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Musica - Nicola Cattò


Death of a great pianist
The passing of Dario De Rosa leaves all musicians, students, admirers, and lovers of music bereft. As a pianist, a teacher, and a founder of schools and competitions, he inspired several generations of musicians, and was an undisputed star of the great repertoire he performed with his Trio di Trieste, which for decades has been synonymous worldwide with chamber music of a superior class. The story of the Trio di Trieste is the story of another time, and perhaps also of a city from another time: Trieste.

Three students of the National Conservatory found themselves playing together at the age of twelve, while they were still in sailor suits. They grew up together and chalked up approximately 3,000 concerts during their 60-year career, which led them to play on five continents. They performed more than 80 works in public, leading to a string of successes, recordings, and prizes, to name just a few: 30 performances at La Scala in Milan, 60 in Rome, and 40 in Vienna, where they were quite literally worshipped. It sounds like the plot of a film; but no: it is a genuine, humble story of passion for music, and spontaneous, extraordinary commitment to their own artistic destiny; a story of perseverance that was never ostentatious, of teaching and career choices. In short, it is the old-fashioned story of three (actually four) musicians who performed chamber music the way it should be played.
A few years ago we suddenly lost Franco Gulli, and we have also missed Raffaello de Banfield’s multifacted personality for quite some time. There is no need to resort to the rhetoric of the “good old days”, or even to cherish the clichés of Felix Austria: we must note, however, that with De Rosa, Trieste has lost another illustrious representative of an era when it was natural to have pride in your own city, and when having culture and a cosmopolitan perspective at the same time was normal, a time when music was socially relevant in a way that is unimaginable today, when children in every home were taught to read letters and notes at more or less the same time, an era when the words “theatre” and “liquidation” could not belong to the same sentence, a time in which a piano trio was truly significant for an entire city.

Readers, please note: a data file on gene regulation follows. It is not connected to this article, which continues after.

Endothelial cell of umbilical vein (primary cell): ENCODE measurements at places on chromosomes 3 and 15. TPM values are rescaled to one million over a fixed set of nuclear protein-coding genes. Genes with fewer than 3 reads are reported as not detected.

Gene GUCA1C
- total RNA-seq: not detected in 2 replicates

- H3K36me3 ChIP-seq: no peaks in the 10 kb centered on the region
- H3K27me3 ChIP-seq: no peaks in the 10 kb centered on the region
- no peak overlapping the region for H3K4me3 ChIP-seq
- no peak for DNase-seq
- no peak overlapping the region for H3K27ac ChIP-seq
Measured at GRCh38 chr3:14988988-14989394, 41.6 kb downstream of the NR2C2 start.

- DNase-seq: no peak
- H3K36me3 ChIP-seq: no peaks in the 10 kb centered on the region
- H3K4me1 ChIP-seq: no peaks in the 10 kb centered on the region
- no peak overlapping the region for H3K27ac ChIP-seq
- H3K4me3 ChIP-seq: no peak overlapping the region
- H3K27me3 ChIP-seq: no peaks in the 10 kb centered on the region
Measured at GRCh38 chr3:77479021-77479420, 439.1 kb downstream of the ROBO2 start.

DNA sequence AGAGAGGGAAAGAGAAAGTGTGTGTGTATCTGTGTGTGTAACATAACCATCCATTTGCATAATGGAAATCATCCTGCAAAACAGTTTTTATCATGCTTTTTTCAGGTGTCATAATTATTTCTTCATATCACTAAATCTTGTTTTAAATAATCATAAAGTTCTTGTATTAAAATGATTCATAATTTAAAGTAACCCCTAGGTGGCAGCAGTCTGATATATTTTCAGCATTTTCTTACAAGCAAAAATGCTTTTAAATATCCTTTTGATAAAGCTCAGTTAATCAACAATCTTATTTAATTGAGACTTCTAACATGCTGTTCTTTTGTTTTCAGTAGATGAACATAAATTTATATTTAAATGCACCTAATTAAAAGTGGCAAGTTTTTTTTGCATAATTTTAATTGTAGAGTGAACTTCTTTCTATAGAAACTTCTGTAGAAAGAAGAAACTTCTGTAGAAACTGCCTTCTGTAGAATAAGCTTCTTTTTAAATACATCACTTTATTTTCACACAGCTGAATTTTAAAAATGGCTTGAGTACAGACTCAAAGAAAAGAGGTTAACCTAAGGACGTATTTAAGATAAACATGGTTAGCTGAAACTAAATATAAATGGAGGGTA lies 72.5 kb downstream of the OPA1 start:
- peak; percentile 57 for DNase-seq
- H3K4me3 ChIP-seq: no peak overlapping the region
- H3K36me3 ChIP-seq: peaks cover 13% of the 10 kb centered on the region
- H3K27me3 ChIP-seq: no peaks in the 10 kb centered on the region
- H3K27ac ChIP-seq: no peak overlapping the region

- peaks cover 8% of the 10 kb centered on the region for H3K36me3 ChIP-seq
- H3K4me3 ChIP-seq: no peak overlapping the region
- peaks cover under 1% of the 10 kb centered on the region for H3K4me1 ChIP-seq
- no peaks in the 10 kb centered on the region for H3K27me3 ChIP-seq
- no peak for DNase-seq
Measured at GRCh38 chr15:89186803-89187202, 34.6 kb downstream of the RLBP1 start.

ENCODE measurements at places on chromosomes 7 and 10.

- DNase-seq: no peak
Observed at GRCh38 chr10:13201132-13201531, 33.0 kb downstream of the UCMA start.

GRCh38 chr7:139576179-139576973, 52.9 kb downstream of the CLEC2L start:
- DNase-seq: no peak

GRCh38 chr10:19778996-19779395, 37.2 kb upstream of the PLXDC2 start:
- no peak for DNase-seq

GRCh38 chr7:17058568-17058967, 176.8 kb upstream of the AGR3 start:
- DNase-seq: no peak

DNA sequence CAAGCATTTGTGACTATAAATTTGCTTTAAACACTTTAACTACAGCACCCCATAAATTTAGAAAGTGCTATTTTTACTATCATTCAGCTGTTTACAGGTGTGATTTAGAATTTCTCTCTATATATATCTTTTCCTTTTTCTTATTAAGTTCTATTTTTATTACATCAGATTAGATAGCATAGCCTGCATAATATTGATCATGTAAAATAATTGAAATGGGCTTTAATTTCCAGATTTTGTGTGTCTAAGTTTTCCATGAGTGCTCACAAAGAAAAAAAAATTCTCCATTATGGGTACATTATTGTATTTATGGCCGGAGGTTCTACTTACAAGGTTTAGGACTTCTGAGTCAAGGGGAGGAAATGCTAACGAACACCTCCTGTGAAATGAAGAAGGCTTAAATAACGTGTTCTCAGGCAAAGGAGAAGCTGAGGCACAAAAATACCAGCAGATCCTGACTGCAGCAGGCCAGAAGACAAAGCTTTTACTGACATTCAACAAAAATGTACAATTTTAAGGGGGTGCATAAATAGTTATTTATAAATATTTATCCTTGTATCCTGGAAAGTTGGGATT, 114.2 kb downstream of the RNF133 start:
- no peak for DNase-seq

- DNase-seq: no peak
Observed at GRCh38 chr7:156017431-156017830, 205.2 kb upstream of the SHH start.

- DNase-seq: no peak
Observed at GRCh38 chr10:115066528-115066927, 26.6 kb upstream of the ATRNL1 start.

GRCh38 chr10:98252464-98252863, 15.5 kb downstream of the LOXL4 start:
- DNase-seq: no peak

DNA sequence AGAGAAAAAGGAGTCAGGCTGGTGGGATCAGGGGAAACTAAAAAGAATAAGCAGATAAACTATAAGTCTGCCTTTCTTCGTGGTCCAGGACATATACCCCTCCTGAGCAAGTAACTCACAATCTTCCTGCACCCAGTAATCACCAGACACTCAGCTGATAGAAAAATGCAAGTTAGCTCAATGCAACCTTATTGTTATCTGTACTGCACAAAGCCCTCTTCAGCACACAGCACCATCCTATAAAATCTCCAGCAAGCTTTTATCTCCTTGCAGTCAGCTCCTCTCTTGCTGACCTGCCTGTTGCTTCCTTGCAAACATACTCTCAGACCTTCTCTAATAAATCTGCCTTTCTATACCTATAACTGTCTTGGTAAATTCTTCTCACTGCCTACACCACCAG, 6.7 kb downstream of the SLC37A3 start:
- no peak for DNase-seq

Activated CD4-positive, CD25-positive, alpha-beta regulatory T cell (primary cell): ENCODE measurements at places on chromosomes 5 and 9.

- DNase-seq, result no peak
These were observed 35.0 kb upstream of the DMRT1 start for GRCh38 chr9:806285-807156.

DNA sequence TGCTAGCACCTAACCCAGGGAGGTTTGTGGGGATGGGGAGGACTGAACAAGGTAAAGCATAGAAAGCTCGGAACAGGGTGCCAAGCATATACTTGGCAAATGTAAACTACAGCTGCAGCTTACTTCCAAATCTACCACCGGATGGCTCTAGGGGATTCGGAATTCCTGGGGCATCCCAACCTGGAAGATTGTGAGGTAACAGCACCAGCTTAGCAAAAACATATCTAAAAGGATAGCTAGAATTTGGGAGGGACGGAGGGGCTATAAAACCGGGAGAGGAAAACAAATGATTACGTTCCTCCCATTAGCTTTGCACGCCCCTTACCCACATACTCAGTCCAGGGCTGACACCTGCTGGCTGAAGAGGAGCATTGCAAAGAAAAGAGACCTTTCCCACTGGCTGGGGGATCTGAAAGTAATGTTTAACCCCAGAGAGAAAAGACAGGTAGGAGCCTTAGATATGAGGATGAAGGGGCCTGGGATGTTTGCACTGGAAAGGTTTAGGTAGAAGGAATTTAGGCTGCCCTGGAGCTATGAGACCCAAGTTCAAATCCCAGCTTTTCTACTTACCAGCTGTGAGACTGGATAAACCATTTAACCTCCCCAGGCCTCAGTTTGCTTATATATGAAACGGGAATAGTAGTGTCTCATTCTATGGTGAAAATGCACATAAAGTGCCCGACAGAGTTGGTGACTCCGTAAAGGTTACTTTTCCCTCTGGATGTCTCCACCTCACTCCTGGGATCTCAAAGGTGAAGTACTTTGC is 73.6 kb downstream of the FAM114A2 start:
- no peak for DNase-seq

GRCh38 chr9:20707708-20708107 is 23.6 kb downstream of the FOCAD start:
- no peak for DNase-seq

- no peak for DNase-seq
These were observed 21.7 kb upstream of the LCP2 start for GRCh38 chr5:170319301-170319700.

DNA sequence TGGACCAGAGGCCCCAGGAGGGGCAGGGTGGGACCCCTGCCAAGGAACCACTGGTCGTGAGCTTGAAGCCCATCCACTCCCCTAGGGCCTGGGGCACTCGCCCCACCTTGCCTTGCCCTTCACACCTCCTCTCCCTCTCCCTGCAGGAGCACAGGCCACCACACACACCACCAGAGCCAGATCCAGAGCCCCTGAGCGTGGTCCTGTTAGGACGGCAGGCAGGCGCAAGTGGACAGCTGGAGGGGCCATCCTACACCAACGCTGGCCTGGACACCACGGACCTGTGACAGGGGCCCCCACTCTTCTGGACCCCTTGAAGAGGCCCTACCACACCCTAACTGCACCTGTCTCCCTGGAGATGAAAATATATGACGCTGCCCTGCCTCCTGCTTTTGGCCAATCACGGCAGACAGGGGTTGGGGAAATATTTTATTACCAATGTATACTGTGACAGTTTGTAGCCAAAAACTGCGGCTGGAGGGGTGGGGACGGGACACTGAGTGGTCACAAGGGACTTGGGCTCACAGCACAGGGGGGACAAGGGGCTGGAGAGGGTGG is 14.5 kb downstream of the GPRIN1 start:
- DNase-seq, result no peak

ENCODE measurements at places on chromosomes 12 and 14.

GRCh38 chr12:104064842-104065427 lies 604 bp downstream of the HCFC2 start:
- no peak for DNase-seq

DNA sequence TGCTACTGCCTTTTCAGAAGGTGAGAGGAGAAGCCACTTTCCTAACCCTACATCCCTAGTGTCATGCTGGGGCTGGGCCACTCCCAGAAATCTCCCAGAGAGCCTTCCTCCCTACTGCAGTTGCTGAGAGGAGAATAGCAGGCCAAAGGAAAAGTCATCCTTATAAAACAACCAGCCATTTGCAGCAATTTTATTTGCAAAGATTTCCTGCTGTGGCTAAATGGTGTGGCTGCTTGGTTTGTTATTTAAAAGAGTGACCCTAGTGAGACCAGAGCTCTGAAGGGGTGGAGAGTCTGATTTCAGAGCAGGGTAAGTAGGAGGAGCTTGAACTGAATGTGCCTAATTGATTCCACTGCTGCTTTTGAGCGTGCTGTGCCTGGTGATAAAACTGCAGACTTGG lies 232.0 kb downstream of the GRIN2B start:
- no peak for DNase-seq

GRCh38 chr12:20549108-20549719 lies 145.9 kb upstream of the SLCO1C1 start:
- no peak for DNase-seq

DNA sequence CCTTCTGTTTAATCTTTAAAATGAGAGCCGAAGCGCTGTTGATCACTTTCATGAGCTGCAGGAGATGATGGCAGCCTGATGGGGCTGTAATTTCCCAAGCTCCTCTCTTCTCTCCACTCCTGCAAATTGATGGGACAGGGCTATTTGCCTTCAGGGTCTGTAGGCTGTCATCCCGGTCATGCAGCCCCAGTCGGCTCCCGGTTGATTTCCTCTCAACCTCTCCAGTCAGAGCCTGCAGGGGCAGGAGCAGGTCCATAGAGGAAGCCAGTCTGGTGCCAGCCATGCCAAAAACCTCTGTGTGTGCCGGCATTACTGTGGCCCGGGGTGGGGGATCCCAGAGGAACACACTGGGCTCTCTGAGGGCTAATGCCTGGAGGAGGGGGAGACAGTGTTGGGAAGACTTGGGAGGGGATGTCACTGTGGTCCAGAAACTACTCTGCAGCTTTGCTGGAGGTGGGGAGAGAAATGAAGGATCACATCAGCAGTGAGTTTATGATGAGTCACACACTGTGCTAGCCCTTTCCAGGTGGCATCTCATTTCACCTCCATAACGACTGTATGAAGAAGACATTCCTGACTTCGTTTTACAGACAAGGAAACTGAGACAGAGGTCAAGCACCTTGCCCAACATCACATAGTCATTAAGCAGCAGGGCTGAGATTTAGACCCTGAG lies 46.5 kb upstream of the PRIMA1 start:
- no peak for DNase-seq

Today, at this very moment, there are thousands (and this is not just a figure of speech) of students in Italy and around the world who are mourning and remembering their Maestro Dario De Rosa: some knew him for just one masterclass, some for a longer period in the enchanting little town of Duino. Everyone will recall that one movement of a sonata, that stretta, that cantabile... that precise adjective, that suggestion. A host of musicians of all kinds, from the most professionally acclaimed to the more modest, crossed paths with De Rosa, appreciating him as a source of experience and generosity. Today, this host of musicians expresses its gratitude.
Just like drawing a seashell closer to your ear, many musicians and music lovers will now visit YouTube, download something from iTunes, or once again play those legendary Deutsche Grammophon records and CDs with their memorable recordings of Schubert, Brahms, or Ravel. The magic of the Trio will be reborn, remaining forever young and sounding just the same to our ears, even if the sea and the Trieste of that musical era slip inexorably out of our reach. 

Read the original article (Italian) here